Trea Turner’s 0 for 5, four strikeout game on Monday left the Washington Nationals’ 27-year-old shortstop with a .205/.256/.231 line in the last 10 games, going back to the start of the recently-completed homestand.
Turner had been held hitless in five of those 10 games, and his four-K day was the first four-strikeout game for the infielder since way back in 2018. So what was going on?
“He’s chasing,” manager Davey Martinez said after Monday’s 5-3 loss in Atlanta, which saw Braves’ starter Charlie Morton flummox Turner, striking him out with breaking balls in three of their four head-to-head matchups.
“He’s chasing,” Martinez reiterated. “They’re throwing him a lot of breaking balls. And he’s just chasing outside of the zone. He’s got to get the ball back in the zone.”
Turner’s frustration, his manager said, with the pitch selection he’s seen, has him expanding his zone instead of taking walks when opposing pitchers try to avoid throwing him strikes.
“As we all know, he’s a good hitter,” Martinez explained, “... but he is leading off and he’s got to get the ball in the strike zone. If they want to walk him, like I tell all these other guys, take your walks. But he’s got to get the ball in the strike zone.”
Turner’s 5.5 BB% after 50 games, was significantly lower than his 8.5% in 2020 and his 7.5% BB% in his career.
His K% was up too, from 13.9% in 2020, and 18.3% in his career, to 20.6% in a total of 218 plate appearances after Monday’s game.
“When he takes his walks, it’s a double, you know, so he’s got to understand what he’s really good at up there,” Martinez said. “Because he’s really good. When that ball is in the strike zone, he’s typically really good, so he’s just got to get the ball in the strike zone and work counts, 2-0, 2-1, 1-0, it’s a dIfferent story. He’s got to get the breaking balls up, get them in the strike zone if they’re going to throw him that many, and just be ready to hit the fastball. We talk about this all the time ... it’s a lot easier to make adjustments to breaking balls as opposed to a fastball. He’s a little late on fastballs because I think he’s real conscious about the breaking balls right now.”
Turner lamented the fact that he didn’t see many pitches in the zone in Atlanta, and when he did, he missed or fouled them off.
“I got like one pitch to hit in each of my at bats, basically, for the most part, and just fouled it off, missed it, so that happens more often than not if you miss the pitch you need to hit in the at bat,” he explained. “Whether it’s the first one or the second one, wherever it comes in the at bat, if you miss it then it’s going to be a tough at bat, and [Morton] was good today.”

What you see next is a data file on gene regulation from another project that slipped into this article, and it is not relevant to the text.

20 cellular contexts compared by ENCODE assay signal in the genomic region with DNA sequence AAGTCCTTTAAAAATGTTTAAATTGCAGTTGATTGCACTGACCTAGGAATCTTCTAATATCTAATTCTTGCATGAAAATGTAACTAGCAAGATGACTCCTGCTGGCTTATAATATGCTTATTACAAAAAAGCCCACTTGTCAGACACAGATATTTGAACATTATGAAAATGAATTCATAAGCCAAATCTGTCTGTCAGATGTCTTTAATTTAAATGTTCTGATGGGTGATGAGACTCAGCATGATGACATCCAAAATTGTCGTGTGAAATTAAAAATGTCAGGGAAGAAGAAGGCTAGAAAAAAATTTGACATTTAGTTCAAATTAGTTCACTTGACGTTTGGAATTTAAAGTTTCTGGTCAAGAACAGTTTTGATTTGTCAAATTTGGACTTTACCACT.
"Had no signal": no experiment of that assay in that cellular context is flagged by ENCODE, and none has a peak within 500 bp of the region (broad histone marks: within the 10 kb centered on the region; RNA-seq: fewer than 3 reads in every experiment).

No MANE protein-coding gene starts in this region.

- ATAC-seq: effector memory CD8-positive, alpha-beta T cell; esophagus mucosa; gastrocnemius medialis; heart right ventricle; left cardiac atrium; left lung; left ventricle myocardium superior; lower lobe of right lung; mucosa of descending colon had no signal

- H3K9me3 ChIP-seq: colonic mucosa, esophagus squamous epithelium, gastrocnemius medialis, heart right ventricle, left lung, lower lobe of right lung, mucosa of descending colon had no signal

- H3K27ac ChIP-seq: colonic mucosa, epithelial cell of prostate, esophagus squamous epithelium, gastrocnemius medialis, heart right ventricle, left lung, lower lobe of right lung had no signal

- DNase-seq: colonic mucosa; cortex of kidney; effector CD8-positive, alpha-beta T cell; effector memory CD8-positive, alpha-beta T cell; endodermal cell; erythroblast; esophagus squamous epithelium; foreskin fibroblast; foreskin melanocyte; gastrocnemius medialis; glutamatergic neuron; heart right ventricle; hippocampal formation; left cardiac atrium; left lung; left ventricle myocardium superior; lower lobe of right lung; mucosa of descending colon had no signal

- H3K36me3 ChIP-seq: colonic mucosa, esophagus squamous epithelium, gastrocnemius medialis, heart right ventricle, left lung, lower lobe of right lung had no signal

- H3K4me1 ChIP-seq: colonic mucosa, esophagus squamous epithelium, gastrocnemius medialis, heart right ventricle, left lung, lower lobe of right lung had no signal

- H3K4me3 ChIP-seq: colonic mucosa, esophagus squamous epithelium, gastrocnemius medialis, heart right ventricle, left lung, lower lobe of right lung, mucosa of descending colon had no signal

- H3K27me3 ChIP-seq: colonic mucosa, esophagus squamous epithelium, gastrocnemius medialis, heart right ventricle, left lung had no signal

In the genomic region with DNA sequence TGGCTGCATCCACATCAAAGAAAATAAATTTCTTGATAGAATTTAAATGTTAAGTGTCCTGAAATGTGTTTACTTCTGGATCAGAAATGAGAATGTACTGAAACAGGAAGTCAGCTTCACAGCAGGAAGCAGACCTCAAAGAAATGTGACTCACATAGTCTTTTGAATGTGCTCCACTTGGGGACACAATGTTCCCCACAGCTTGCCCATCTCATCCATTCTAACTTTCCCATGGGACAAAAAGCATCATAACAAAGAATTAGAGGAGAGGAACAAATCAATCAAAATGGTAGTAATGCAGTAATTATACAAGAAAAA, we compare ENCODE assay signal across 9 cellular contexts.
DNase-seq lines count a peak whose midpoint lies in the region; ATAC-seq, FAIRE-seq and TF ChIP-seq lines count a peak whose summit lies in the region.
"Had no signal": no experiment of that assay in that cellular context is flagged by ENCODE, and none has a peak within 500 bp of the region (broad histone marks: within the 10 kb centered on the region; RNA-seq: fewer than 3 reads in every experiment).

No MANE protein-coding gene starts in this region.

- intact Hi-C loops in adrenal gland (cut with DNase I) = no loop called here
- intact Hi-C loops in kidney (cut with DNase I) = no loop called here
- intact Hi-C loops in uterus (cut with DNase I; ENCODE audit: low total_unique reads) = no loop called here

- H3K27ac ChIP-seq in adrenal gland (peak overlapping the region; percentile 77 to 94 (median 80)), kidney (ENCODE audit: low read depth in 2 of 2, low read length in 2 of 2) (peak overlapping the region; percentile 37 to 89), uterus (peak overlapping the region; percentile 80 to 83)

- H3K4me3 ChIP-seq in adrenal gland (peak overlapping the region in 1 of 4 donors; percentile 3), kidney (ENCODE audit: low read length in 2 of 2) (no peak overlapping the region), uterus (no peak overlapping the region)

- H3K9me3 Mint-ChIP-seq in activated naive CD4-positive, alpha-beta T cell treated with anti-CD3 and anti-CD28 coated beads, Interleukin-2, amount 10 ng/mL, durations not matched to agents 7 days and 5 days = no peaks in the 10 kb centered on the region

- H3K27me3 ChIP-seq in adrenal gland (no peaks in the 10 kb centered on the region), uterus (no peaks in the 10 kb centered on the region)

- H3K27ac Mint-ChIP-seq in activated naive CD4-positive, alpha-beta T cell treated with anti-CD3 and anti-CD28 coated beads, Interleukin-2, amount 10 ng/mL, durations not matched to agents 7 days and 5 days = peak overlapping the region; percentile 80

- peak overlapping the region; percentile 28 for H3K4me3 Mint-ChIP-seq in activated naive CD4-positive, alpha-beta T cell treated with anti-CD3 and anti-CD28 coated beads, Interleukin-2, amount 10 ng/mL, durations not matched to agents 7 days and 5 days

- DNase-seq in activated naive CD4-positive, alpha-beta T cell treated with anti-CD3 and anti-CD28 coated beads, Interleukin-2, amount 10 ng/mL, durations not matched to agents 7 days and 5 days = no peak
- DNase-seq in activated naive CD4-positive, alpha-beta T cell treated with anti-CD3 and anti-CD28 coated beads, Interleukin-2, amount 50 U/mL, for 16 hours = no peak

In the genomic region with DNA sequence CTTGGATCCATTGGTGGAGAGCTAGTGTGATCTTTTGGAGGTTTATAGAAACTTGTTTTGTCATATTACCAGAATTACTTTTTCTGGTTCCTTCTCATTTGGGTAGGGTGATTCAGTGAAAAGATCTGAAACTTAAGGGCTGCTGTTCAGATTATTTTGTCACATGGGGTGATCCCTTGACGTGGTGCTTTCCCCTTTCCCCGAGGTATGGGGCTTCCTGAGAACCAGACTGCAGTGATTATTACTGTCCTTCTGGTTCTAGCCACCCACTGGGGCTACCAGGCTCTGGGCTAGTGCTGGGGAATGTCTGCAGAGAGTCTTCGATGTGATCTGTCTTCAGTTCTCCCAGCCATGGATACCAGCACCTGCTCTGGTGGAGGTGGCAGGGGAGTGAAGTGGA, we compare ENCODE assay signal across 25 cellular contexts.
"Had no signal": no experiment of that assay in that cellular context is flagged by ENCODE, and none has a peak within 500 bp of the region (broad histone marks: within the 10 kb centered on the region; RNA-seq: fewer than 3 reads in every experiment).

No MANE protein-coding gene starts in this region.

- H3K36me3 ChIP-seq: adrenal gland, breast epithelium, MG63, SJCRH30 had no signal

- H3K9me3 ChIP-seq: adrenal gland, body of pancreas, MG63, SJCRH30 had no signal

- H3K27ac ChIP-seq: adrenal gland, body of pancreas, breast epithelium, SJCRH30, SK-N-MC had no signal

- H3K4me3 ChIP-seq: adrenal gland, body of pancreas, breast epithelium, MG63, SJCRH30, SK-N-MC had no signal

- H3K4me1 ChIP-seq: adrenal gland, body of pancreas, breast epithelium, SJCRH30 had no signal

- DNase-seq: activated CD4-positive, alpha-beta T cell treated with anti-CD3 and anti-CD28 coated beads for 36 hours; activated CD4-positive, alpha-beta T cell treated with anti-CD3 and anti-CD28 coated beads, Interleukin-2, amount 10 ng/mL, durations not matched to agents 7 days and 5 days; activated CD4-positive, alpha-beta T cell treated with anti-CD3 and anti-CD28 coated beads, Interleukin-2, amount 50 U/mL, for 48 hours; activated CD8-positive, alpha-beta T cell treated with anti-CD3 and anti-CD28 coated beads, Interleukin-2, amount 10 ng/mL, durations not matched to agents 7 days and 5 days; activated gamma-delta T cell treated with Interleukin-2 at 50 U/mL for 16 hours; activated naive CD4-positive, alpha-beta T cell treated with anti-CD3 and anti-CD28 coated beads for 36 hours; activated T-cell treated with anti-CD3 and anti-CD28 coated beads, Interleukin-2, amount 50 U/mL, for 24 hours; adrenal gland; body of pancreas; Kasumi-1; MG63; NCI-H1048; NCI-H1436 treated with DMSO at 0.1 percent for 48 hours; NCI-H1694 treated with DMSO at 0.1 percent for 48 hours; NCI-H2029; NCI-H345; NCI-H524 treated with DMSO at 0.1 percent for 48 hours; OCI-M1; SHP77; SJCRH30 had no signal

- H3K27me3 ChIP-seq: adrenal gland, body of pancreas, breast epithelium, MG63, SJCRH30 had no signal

Turner seemed to say it was less about the pitch selection he’s seen recently causing him problems, than the fact that there isn’t much of anything in the zone.
“Just getting something in the middle of the zone as opposed to the edge for me,” he said.
“Today the only pitches in the middle of the zone were the fastballs, so if tomorrow they’re breaking balls I gotta hit the breaking balls.
“Today they were fastballs and then the pitches on the edge of the zone are tough to hit in general, so when he’s locating breaking balls, like I said, it’s going to be tough.”
Turner, of course, isn’t the only National who was struggling at the plate, and the team as a whole had lost five in a row after Monday’s defeat, and six of seven games overall.
Since the Nationals battled back from a rough start to the season in April and got to 12-12 on May 2nd, the club was 9-17 after dropping the series opener with the Braves.
Turner tried to keep things in perspective when he was asked about the frustrating situation the team finds itself in right now.
“I think it’s — I feel like I talk to you guys after losses all the time, so I feel like broken record,” Turner told reporters. “But it’s perspective. It’s how do you want to approach tomorrow. Like I said, I don’t care what happened yesterday, I don’t care if we lost 10 in a row or we’ve won 10 in a row, that doesn’t help us for tomorrow. We’ve got to move on and we’ve got to play better. We got to keep competing. It’s a long season.
“It’s the broken record of 1-0 but that’s the only thing that really matters. When you can buy into that it makes winning better and losing easier to accept I guess, because you can move on to tomorrow and get ready for that game. So, a lot of baseball left, got to keep going and just be positive and keep churning.”
Is the tough stretch the team is in right now, with all the talk of bad BABIP luck and hits not falling in, any different from the previous runs of bad luck they’ve fought through?
“It’s much the same,” Turner said. “I feel like we’ve hit balls well right at people.
“Haven’t gotten too many bloop hits. I don’t know. I think if you look at it like Joe [Ross] got a hit tonight with a man in scoring position, I don’t know if that’s lucky, so [Kyle] Schwarber hit a great ball and flew out to the warning track. Sometimes I think it just comes down to getting that home run or that timely hit and it feels like the other team has done that more than us this year.
“I feel like we’ve hit the ball well. Starlin [Castro] lined out with two men on tonight, hit it like 100-something miles an hour to the left fielder.
“So I think it will turn eventually, we just got to keep going. Keep taking those swings, because we’re close.”
On Tuesday night, Turner went 3 for 5 with two runs scored with his hits three of 14 total by the team min an 11-6 win over the Braves.